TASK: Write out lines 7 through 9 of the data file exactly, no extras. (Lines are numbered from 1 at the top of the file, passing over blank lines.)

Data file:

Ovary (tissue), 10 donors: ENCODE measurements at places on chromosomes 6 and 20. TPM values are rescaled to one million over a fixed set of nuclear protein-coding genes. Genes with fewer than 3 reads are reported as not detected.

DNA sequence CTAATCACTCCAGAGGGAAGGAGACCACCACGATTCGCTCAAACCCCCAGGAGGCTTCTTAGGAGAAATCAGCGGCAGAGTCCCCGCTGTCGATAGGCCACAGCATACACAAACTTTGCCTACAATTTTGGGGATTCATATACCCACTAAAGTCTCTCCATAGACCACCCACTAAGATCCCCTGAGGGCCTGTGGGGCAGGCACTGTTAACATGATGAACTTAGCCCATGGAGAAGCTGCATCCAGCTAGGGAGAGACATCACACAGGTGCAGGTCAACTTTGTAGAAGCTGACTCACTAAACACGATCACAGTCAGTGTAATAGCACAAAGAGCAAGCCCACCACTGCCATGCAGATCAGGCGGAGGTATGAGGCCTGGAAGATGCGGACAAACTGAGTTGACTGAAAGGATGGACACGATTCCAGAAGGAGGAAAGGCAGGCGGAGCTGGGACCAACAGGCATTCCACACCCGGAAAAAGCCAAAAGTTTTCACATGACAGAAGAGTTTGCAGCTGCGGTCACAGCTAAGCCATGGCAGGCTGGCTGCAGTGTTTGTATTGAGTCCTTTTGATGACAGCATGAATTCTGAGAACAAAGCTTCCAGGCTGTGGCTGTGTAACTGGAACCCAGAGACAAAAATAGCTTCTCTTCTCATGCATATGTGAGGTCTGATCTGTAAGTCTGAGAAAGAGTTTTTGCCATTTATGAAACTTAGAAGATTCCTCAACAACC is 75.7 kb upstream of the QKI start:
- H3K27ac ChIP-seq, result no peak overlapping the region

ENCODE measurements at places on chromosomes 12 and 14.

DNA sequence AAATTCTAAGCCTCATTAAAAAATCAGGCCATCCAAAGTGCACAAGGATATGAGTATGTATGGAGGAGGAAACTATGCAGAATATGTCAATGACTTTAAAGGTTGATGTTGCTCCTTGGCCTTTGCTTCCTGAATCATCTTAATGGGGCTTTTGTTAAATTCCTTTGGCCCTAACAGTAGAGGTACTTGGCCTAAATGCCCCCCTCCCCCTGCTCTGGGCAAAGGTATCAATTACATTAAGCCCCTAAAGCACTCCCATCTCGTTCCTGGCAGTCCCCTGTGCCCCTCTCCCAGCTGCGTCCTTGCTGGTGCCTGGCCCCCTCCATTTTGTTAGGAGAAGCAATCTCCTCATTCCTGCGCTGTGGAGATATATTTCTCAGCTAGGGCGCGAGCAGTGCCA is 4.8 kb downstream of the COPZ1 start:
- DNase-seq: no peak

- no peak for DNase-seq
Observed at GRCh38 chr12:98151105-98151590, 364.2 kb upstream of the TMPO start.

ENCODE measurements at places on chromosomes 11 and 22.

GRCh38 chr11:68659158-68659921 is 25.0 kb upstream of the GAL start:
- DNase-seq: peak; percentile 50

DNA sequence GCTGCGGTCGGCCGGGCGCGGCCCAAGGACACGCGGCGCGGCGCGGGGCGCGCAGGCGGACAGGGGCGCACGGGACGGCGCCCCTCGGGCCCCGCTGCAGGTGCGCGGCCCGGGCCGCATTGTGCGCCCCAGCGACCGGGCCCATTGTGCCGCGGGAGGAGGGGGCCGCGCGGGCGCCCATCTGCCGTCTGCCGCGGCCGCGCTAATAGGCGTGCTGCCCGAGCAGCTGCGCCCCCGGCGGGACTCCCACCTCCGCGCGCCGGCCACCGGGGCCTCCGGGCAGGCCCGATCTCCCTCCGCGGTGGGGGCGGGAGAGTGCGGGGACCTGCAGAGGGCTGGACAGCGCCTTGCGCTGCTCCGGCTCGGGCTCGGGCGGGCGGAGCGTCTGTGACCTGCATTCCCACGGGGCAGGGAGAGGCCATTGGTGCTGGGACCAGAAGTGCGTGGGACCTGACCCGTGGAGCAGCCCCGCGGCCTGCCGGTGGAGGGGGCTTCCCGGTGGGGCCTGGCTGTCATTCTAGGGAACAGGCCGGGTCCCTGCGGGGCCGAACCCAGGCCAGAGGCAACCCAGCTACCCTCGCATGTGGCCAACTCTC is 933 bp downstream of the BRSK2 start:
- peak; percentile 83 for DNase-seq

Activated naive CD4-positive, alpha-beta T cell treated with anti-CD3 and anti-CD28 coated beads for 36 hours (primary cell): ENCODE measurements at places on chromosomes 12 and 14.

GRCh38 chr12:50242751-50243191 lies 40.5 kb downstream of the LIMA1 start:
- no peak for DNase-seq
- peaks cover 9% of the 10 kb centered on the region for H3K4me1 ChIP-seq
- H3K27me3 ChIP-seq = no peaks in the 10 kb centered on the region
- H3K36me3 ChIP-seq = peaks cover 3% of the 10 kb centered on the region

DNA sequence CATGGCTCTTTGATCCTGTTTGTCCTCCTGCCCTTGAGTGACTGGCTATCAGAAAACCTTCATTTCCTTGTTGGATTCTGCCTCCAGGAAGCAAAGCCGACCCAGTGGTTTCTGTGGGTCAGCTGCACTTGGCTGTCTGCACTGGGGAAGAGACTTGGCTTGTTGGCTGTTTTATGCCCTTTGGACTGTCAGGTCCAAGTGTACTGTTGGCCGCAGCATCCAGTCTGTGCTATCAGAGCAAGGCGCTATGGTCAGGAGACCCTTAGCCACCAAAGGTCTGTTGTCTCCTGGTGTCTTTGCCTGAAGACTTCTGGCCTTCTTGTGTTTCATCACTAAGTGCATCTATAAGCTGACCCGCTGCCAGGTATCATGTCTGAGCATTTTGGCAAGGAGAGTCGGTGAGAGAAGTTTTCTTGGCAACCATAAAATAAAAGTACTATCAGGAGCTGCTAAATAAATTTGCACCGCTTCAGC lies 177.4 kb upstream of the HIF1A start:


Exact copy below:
- no peak for DNase-seq
Observed at GRCh38 chr12:98151105-98151590, 364.2 kb upstream of the TMPO start.

ENCODE measurements at places on chromosomes 11 and 22.